For example, say an unmarried individual lives in a nursing home, wants to apply for Medicaid, and owns a house. If the house is in the applicant's name, it is exempt - that is, its value is not counted toward the $2,500 asset limit. Once he or she qualifies for Medicaid, however, the government places a lien on the house. In contrast, if the house is in a living trust, it is not exempt, the house's value is fully counted, and the applicant has too many assets to qualify for Medicaid.

The reason why is: it is harder / impossible to enforce a lien against a house in a living trust. So Maryland Medicaid Liens & Estate Recovery does not allow a non-married nursing home resident to keep a house in a living trust. In order to make him or her financially eligible for Medicaid, you have to first retitle the house from the living trust back to the nursing home resident, outright and free of trust.

In the context of somebody needing long-term nursing home care, who requires government health insurance to help pay the cost of that care, that is a drawback to living trusts.

Probate: Wills Are Probated; Trusts are Not

A third difference between Wills and revocable living trusts is estate administration following the principal’s death.

Wills are probated. Probate is a court-supervised legal proceeding by which one settles a decedent’s estate. For example, under Maryland law:

  • The Register of Wills notifies all “interested persons” — that is, the individuals who are named in the Will and those who inherit in the absence of a Will — of the opening of an estate, and advises them of their legal rights.
  • The personal representative is bonded, which is to say insured.
  • The personal representative must file:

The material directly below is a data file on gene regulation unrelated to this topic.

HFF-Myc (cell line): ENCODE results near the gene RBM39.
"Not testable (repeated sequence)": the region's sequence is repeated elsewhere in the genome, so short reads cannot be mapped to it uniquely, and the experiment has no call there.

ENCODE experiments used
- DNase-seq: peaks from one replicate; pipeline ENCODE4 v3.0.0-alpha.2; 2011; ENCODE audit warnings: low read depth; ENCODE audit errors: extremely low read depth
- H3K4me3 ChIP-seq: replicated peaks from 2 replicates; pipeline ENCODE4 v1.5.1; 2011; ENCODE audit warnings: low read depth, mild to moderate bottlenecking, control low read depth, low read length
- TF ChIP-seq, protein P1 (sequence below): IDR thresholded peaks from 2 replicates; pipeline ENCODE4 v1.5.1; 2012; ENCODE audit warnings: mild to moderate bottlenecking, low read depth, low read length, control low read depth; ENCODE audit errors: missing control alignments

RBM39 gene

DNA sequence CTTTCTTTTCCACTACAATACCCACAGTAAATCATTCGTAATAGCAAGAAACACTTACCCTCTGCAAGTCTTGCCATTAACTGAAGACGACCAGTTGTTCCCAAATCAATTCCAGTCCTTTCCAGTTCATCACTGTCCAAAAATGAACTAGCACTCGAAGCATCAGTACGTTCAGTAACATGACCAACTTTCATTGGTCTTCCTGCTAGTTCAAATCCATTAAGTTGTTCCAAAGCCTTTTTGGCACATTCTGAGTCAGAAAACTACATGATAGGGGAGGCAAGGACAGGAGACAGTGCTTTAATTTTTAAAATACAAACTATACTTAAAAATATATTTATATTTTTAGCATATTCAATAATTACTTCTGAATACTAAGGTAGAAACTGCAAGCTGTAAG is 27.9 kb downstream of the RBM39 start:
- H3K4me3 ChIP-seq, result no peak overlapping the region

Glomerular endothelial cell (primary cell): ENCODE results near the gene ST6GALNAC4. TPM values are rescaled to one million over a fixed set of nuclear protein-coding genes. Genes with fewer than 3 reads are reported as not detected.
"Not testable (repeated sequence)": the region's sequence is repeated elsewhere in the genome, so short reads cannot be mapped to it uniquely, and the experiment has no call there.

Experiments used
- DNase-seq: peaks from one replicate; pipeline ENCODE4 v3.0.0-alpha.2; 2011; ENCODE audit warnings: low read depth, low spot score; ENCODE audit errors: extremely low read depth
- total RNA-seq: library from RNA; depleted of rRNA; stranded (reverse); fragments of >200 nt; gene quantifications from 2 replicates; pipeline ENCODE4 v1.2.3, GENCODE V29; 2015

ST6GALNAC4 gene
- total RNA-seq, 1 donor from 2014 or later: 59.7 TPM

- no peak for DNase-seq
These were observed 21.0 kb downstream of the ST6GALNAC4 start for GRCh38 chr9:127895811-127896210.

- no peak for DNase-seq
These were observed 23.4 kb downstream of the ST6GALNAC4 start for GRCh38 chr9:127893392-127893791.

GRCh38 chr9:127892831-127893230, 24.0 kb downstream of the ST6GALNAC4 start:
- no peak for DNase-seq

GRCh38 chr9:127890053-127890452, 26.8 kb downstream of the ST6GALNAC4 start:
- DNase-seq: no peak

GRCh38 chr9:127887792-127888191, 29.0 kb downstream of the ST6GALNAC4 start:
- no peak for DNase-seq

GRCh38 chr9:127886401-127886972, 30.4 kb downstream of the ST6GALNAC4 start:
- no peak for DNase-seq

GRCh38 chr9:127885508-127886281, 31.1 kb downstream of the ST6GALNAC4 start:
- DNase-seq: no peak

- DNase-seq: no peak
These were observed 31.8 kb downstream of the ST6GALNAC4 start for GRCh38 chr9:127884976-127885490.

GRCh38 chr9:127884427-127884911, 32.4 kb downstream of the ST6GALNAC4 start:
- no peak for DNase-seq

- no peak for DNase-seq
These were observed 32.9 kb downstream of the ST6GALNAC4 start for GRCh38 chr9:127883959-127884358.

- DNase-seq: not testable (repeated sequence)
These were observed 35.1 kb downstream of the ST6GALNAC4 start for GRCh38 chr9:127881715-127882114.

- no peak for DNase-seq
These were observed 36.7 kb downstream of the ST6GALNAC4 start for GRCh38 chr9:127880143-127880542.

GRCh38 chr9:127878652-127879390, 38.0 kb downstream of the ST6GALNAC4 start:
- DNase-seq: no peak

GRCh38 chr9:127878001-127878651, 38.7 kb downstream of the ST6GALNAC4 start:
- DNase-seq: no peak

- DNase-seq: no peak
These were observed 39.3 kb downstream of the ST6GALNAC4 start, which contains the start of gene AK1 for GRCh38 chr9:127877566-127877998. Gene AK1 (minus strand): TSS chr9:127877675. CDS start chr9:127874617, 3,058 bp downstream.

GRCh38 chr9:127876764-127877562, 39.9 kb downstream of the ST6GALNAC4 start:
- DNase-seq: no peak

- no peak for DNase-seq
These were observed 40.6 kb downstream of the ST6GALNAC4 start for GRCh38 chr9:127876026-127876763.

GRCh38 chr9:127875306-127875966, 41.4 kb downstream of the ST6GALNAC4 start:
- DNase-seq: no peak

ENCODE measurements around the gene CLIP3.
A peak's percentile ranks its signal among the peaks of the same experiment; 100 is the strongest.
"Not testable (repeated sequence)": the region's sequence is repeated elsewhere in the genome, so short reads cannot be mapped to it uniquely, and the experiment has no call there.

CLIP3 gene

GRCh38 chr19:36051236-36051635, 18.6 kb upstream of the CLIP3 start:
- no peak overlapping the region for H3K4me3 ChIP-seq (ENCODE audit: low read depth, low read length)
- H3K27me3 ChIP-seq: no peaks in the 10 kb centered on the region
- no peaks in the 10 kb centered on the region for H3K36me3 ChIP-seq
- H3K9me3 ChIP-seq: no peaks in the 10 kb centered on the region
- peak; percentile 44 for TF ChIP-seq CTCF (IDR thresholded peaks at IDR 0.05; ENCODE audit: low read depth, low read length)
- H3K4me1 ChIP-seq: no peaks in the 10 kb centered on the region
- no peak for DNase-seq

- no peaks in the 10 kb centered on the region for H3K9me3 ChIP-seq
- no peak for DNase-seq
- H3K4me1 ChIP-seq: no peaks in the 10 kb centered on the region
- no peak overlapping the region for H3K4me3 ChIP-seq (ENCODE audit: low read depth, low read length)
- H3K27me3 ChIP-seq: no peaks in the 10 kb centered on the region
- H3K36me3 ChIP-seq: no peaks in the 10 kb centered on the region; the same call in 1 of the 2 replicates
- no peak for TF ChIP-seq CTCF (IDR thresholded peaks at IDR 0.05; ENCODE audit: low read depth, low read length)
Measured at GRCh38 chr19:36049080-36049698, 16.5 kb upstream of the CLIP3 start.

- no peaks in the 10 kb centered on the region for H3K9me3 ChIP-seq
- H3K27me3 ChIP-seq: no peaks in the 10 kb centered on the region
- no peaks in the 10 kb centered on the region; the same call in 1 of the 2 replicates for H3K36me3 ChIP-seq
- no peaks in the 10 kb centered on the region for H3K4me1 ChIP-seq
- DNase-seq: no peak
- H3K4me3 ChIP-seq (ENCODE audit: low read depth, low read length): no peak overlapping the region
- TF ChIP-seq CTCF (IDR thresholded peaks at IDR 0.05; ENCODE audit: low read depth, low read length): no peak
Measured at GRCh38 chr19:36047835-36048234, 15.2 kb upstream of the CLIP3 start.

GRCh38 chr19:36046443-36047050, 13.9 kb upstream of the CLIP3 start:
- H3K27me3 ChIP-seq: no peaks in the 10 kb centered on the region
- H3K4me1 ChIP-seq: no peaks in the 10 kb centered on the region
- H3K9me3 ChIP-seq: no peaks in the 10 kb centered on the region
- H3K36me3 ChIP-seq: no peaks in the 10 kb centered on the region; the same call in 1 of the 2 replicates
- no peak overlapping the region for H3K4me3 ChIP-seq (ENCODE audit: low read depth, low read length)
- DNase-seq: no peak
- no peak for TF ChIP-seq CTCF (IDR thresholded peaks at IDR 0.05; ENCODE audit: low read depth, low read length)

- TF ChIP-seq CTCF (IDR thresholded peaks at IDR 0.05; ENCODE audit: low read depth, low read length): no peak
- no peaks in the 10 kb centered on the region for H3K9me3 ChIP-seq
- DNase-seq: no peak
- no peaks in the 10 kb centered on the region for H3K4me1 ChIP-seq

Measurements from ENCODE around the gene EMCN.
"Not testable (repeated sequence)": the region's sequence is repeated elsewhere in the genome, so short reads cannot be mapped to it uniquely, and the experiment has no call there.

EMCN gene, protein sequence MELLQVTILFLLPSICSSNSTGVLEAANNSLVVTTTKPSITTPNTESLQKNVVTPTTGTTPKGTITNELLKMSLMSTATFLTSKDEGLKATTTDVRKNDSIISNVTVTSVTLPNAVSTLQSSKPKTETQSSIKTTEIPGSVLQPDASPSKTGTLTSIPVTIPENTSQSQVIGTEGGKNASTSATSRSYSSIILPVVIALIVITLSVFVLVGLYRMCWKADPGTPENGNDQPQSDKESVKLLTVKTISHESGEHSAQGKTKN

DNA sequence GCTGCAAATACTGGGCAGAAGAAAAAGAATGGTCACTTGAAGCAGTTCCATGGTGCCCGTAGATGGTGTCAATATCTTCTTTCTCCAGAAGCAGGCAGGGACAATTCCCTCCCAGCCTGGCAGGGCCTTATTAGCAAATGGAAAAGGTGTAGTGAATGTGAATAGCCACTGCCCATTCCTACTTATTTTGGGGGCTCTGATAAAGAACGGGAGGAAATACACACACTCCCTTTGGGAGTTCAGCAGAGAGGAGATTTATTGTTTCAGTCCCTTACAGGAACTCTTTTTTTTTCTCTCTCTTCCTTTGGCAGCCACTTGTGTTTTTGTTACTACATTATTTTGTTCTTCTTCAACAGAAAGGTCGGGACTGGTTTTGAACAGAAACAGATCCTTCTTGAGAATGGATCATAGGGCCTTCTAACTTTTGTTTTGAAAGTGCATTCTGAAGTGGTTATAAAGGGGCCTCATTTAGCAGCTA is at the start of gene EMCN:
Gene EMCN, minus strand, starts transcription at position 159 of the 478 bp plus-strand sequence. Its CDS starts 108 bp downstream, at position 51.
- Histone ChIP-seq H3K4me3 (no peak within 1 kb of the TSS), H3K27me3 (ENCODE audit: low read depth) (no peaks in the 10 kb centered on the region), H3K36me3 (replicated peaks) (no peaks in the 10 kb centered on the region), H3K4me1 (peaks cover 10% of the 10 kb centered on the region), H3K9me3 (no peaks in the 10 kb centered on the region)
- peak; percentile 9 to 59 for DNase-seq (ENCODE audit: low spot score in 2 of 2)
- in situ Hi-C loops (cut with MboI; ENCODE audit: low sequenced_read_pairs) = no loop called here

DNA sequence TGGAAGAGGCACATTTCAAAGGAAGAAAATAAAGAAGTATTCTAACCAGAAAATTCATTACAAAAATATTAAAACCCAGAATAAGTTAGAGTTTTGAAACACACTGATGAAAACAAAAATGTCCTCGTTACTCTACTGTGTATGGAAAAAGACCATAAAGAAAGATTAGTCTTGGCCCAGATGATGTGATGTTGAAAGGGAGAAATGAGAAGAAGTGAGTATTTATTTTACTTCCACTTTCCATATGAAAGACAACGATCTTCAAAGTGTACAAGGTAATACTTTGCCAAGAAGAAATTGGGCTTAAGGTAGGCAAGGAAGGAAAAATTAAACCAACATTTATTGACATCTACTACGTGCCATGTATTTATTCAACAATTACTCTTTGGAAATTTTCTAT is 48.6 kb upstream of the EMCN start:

• an inventory of all estate assets; and
    • an account, which details what happened to the funds.
  • The Register audits the inventory and account.
  • Also all interested persons can obtain copies of the inventory and account, see for themselves what is going on, and, by law, have a period of time in which to file exceptions.

In contrast, living trusts are not probated. Living trusts avoid probate — that in fact is principally what they do. Living trusts are private documents, privately administered. Typically, with inter-vivos trusts, there is no court supervision of the trustee, at all.

So an important difference between Wills and living trusts is that with Wills you have probate, and with living trusts you do not.

Under Maryland law a probate estate usually must be kept open for a minimum of 6 months. On top of that, it typically takes an additional 2 months for the Register of Wills to audit the final account. So, with regards to Wills, even in a non-contested matter, you likely will not receive a final order allowing for distribution of estate funds pursuant to a Will for the better part of one year.

In contrast, with regards to property in a living trust you might be able to start distributions within a few weeks.

So, if following your death your heir(s) might benefit from a faster distribution of your estate — say for example you have a disabled child who likely will need funds quickly to help pay for housing, health care and other basic needs — then a living trust might make a lot of sense.

For More Information or Legal Help with Your Will or Trust

The Law Office of Henry Nash practices estates and trusts law. If you have any questions or concerns about Wills and/or revocable living trusts, and want to confer with an experienced estates and trusts attorney, please feel free to contact us.